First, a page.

In his first taping since the blackmail plot, the TV host says he needs to work on his marriage

By Paul Chi and Joyce Chen
Updated October 05, 2009 05:40 PM
Credit: Bill Davila/Startraks; Bauer-Griffin

David Letterman apologized to his wife Regina Lasko during a taping of his talk show Monday afternoon – his first appearance since revealing the alleged extortion plot against him last week.

“She has been horribly hurt by my behavior, and when something happens like that, if you hurt a person and it’s your responsibility, you try to fix it,” he said during his opening monologue. “At that point, there’s only two things that can happen: Either you’re going to make some progress and get it fixed, or you’re going to fall short and perhaps not get it fixed, so let me tell you folks, I got my work cut out for me.”

RELATED: Details of Letterman Blackmail Plot Revealed
Letterman also noted what a tough time this has been for both current and past staff members of his production company, Worldwide Pants.

“I’m terribly sorry that I put the staff in that position. Inadvertently, I just wasn’t thinking ahead,” he said. “And, moreover, the staff here has been wonderfully supportive to me, not just through this furor, but through all the years that we’ve been on television and especially all the years here at CBS, so, again, my thanks to the staff for, once again, putting up with something stupid I’ve gotten myself involved in.”

But Letterman also found time for some dry humor.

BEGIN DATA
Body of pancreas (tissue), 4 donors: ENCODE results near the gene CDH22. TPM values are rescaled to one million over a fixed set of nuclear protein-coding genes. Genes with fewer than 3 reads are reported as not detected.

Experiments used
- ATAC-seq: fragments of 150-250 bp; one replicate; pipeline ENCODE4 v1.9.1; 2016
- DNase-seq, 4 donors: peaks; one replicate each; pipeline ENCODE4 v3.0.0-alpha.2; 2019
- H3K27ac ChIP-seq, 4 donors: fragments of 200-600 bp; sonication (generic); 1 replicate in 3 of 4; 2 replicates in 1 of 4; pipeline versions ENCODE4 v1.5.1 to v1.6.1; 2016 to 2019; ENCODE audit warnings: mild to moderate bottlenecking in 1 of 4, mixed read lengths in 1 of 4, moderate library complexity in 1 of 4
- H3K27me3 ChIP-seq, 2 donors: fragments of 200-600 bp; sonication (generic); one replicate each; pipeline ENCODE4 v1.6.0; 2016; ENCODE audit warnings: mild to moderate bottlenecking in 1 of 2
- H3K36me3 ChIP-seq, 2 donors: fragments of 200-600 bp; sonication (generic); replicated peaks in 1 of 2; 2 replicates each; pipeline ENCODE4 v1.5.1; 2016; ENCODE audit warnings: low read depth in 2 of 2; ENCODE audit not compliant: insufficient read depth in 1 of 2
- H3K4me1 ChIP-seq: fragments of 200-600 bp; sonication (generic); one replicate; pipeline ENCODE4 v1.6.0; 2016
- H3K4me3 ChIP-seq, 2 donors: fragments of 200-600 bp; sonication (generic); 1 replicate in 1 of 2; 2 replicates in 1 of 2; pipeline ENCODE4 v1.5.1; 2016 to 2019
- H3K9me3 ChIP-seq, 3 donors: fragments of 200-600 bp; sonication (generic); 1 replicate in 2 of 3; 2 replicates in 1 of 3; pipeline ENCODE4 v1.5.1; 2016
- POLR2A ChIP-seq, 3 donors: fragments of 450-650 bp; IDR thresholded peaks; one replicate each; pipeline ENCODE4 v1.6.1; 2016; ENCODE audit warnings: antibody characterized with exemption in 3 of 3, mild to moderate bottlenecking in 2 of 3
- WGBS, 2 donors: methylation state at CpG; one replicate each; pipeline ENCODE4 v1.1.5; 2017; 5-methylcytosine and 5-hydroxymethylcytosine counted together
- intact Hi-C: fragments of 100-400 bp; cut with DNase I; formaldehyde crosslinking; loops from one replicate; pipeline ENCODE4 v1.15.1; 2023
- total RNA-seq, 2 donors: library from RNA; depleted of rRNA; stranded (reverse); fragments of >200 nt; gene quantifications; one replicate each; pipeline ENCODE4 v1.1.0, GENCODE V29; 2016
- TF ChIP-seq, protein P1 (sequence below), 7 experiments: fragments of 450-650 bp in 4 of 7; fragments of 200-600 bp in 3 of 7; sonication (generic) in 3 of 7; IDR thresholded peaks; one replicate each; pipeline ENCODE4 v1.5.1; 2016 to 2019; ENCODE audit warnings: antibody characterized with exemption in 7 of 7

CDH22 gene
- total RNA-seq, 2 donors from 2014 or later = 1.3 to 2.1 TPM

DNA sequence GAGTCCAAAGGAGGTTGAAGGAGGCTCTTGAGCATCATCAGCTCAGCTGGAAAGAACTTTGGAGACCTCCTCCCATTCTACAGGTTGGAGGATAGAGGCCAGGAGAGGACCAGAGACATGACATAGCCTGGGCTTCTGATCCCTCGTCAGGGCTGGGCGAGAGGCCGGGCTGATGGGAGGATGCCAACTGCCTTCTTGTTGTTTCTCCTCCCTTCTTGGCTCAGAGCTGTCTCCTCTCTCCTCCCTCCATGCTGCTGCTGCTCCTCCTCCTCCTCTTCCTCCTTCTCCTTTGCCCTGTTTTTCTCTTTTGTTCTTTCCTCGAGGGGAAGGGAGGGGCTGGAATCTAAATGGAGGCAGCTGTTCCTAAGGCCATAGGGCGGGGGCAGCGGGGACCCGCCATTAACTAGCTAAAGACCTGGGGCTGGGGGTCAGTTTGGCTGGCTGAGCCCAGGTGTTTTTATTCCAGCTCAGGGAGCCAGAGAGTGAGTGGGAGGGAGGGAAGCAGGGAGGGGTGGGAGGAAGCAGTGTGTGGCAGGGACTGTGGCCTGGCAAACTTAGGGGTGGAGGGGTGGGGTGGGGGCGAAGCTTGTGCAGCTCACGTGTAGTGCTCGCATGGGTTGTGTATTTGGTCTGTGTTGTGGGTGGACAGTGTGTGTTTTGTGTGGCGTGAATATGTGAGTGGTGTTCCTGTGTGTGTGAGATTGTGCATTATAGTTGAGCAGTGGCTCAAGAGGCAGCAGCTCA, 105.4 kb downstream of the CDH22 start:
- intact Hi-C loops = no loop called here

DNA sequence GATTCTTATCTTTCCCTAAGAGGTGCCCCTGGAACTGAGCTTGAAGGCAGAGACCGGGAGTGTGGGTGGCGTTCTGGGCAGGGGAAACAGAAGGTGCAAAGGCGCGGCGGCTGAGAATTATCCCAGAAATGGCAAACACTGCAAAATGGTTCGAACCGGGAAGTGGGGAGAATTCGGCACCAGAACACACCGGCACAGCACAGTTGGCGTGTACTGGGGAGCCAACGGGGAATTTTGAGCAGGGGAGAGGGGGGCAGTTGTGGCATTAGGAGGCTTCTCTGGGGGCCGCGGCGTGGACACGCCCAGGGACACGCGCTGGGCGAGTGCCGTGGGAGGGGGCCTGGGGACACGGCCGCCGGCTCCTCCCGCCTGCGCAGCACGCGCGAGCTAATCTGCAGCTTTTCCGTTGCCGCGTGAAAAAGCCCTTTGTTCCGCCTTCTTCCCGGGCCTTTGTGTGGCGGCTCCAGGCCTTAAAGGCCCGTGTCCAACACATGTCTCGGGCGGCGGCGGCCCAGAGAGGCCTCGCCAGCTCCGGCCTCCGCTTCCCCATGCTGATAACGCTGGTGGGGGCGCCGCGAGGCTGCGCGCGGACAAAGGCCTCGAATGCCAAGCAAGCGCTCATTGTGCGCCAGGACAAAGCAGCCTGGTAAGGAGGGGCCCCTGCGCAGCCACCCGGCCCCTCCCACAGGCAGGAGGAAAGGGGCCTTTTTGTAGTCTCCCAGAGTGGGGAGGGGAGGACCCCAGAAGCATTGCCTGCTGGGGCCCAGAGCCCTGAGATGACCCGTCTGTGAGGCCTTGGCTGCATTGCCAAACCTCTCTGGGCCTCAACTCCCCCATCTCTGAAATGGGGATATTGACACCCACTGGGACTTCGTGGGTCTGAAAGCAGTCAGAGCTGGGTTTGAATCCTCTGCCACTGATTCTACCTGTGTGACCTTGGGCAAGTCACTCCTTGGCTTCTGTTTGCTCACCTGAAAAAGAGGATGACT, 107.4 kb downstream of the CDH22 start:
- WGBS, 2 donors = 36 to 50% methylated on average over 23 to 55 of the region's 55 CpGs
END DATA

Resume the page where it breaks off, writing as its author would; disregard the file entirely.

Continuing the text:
The first thing he said when he walked onstage was, “Did your weekend fly by?” Letterman then started to laugh along with the crowd, according to audience members.

“He made a joke about loving the fall weather in New York, and about how it was getting mighty chilly,” said an audience member from Austin. “He was making fun of the situation. If it’s chilly here, you can only imagine how chilly things were at home.”

Guests Steve Martin and Martin Short both poked fun at Letterman, but also acknowledged the situation was no laughing matter.

At one point Short fell backwards into Martin’s lap, playing a puppet to Martin’s ventriloquist. Martin joked about the other comedian getting too close and risking “sexual harassment charges.”

“Dave was laughing, joking, very energetic,” said an audience member. “He played off the audience’s reactions, off everyone’s facial expressions. But every once in a while you could tell his mind was somewhere else.”

During his second taping of the day, Letterman said, “Good evening ladies and gentlemen. Welcome to the late show. Are you sure you want to be seen with me?”